With all the cases of child tragedies shown in the media, it’s no wonder that parents can’t help but be overprotective of their children. It’s common to hover anxiously and, at the first hint of a problem, zone in and parachute your child away. This is called being a helicopter parent and is actually linked to the inception and maintenance of addiction in children. The child grows up without necessary self-reliance skills and becomes increasingly trapped and helpless. Eventually, he or she turns to addiction as a coping mechanism. The parent’s answer then is often further protection, which unfortunately solidifies the addiction even more.
The Helicopter Parent in Action
The helicopter parent stands guard over all aspects of the child’s life. When the child makes a mistake, rather than letting him or her face the unwelcome consequences of this action, the parent comes charging in to advocate and negotiate solutions and clear away the hurdles so the child’s life can become peachy again. The following are ways a typical helicopter parent enacts this intervention:
- Contacts a teacher, college professor or the education administrators to challenge a grade
- Gets involved in playground disputes or arguments with college roommates
- Covers for the child when there are problems with law and order
- Does written assignments for the child
Implications for the Child
Studies have shown that some children feel disempowered when parents fight all their battles. They feel dependent and incompetent when it comes to managing challenging situations on their own. As a result, during college or at a new job, they’re unable to multitask without parental supervision. For instance, a child may have difficulty doing two tasks on the same day – writing an assignment and keeping his or her room clean. He or she will need daily phone calls from the helicopter parent to provide direction. Frustration at their helplessness may lead children to drugs and alcohol. Faced with an addicted child, the helicopter parent in turn unconsciously enables the addiction by making excuses for it or covering it up to prevent the user from suffering legal consequences. The addiction continues unchecked for several years. According to a study, about 20 percent of U.S. children between the ages of 18 and 25 are on drugs. Many are believed to have started in their teens. Protecting an addiction means the child receives no addiction treatment and therefore no recovery. The children themselves do not take the initiative in their own recovery. They feel no sense of responsibility and accountability. Typically, they see themselves as victims and blame others.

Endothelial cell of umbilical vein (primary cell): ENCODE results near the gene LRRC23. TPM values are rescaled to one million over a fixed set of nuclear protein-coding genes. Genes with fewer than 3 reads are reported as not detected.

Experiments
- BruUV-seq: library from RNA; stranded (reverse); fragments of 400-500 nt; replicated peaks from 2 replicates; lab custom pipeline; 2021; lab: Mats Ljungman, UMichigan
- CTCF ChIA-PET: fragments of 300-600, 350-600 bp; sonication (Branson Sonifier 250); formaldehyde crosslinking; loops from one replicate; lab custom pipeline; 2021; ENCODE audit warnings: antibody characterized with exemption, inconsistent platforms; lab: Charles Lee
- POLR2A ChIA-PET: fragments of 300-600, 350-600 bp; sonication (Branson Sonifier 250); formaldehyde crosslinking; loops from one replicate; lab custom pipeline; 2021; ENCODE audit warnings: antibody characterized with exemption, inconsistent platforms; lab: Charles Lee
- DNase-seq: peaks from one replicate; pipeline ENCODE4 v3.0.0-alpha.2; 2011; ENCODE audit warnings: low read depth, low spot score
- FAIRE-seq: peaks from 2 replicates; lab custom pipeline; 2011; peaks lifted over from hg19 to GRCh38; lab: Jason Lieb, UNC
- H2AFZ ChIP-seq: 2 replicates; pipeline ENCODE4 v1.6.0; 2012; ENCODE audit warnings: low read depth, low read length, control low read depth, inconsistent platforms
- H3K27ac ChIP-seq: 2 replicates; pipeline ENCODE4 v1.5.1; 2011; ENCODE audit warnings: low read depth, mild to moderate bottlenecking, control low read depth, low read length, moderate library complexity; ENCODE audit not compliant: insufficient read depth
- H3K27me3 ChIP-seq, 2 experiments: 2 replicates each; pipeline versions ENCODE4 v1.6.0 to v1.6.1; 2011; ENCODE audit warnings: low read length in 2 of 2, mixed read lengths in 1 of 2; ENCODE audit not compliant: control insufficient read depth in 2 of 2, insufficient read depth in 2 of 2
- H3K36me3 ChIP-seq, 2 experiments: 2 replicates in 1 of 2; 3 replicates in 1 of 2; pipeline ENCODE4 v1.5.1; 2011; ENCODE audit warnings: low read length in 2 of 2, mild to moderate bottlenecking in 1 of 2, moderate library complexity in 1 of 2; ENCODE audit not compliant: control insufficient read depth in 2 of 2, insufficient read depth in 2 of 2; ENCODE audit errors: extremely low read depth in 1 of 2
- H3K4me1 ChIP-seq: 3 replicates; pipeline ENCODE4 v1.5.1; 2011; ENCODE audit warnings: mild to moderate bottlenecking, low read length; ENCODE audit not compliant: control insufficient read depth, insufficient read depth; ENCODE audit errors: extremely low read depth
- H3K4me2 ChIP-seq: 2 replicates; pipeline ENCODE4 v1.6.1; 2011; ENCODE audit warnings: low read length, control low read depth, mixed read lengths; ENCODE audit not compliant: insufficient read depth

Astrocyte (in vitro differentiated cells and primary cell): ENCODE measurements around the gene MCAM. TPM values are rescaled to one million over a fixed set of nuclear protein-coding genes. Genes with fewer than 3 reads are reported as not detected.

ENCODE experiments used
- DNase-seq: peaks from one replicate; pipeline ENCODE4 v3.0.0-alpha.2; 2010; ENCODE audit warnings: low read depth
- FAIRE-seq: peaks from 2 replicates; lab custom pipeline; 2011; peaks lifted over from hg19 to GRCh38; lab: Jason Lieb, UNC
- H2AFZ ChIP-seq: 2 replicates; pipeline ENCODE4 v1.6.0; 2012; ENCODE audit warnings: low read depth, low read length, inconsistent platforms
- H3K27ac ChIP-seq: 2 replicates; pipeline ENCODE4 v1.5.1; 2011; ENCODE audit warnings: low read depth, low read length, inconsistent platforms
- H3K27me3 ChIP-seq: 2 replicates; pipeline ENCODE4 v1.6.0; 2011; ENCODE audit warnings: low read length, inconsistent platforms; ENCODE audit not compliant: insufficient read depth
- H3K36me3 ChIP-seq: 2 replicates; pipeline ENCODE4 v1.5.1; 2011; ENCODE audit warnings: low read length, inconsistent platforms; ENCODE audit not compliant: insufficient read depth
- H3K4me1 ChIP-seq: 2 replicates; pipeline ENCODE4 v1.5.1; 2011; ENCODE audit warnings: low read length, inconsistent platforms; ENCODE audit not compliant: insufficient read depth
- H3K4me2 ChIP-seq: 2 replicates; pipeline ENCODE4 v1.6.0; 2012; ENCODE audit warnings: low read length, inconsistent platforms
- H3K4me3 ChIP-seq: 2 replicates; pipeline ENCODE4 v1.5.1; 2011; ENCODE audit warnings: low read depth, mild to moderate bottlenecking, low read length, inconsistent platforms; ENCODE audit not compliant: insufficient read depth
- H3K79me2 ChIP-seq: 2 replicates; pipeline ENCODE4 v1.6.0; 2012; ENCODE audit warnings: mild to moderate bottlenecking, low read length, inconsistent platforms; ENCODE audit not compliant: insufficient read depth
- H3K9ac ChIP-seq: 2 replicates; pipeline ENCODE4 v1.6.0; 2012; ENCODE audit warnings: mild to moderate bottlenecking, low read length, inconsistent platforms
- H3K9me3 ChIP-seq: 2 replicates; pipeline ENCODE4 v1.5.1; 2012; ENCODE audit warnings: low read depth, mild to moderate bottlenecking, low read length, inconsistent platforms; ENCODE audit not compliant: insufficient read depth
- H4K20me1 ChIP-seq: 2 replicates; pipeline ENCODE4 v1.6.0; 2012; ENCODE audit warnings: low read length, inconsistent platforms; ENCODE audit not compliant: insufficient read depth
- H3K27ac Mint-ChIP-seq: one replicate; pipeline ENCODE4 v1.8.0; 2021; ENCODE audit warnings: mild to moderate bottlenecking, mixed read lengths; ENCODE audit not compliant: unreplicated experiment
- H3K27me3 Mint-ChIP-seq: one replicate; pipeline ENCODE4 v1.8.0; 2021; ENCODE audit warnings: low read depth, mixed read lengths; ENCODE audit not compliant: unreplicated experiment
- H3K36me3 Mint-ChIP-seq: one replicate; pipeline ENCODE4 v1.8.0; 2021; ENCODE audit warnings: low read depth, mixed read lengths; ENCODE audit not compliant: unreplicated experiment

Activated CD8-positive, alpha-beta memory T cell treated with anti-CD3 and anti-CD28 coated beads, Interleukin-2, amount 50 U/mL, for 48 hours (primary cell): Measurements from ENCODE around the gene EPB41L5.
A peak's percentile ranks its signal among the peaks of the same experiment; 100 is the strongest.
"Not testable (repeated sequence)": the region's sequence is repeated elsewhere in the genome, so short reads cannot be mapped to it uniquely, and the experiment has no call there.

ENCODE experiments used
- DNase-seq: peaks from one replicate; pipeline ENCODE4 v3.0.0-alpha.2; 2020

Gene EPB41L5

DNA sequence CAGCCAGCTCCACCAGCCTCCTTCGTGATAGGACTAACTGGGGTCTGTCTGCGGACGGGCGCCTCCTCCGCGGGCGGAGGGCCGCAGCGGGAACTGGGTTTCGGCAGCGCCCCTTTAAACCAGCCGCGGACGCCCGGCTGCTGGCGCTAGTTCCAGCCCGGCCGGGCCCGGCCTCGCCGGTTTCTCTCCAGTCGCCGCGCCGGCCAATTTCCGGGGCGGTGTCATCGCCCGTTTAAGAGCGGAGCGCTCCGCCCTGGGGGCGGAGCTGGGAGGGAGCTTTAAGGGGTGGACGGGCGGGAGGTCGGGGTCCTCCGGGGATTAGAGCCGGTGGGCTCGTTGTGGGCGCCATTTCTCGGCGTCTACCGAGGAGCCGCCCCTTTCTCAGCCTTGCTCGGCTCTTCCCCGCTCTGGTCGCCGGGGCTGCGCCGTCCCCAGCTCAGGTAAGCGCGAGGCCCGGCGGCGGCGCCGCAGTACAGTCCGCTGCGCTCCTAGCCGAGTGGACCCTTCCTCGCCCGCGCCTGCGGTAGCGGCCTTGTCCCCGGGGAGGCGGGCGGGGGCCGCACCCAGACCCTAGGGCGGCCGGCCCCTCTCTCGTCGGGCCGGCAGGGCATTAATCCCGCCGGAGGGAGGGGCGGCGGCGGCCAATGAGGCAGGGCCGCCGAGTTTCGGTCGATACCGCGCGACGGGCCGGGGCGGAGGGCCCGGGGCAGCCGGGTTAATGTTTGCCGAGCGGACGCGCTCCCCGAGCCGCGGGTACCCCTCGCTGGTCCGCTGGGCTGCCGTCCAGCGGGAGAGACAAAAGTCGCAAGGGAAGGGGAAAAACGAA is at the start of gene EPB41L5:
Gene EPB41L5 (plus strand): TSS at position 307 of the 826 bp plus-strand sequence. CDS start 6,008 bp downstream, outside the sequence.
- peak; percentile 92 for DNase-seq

Undoing the Damage
Ironically, successful recovery rests with the power of the helicopter parent. Since the parent played a significant role in the onset of the addiction it follows that the parent has a significant role to play in the reversal of the addiction. The first thing would be to inquire about professional help for the addicted child and then encourage enrollment for treatment. The parent should get a commitment to a recovery program that the child maps out individually. There should also be a strict “no drugs or alcohol” policy in the house with penalties for breaching the rule – penalties that are actually enforced such as throwing the child out of the house or stopping financial assistance. Once the therapy starts, the helicopter parent should expect to be put under a microscope so the child can get the right help during recovery.
Much of the recovery will depend on how the helicopter parent reverses the overprotective tendencies. Rather than play fixer, the parent should allow the child to face the consequences of all the negative choices taken. For example, if a child is caught in possession of drugs or doesn’t do school assignments, he or she should face the music. There are many instances in which the parent can still play the role of listener and consultant, talking the child through the different solutions that the child has planned and thought through already on an individual level. It’s a learning process for both parent and child but with practice and patience, there should be progress.
The helicopter parent has a significant role to play in the user’s long-term sobriety program because of the tremendous influence the parent has on the child. However, the parent needs to loosen his or her grip to allow the child to acquire necessary coping mechanisms or the child will not be able to cope without his or her assistance and could easily slide back into addiction.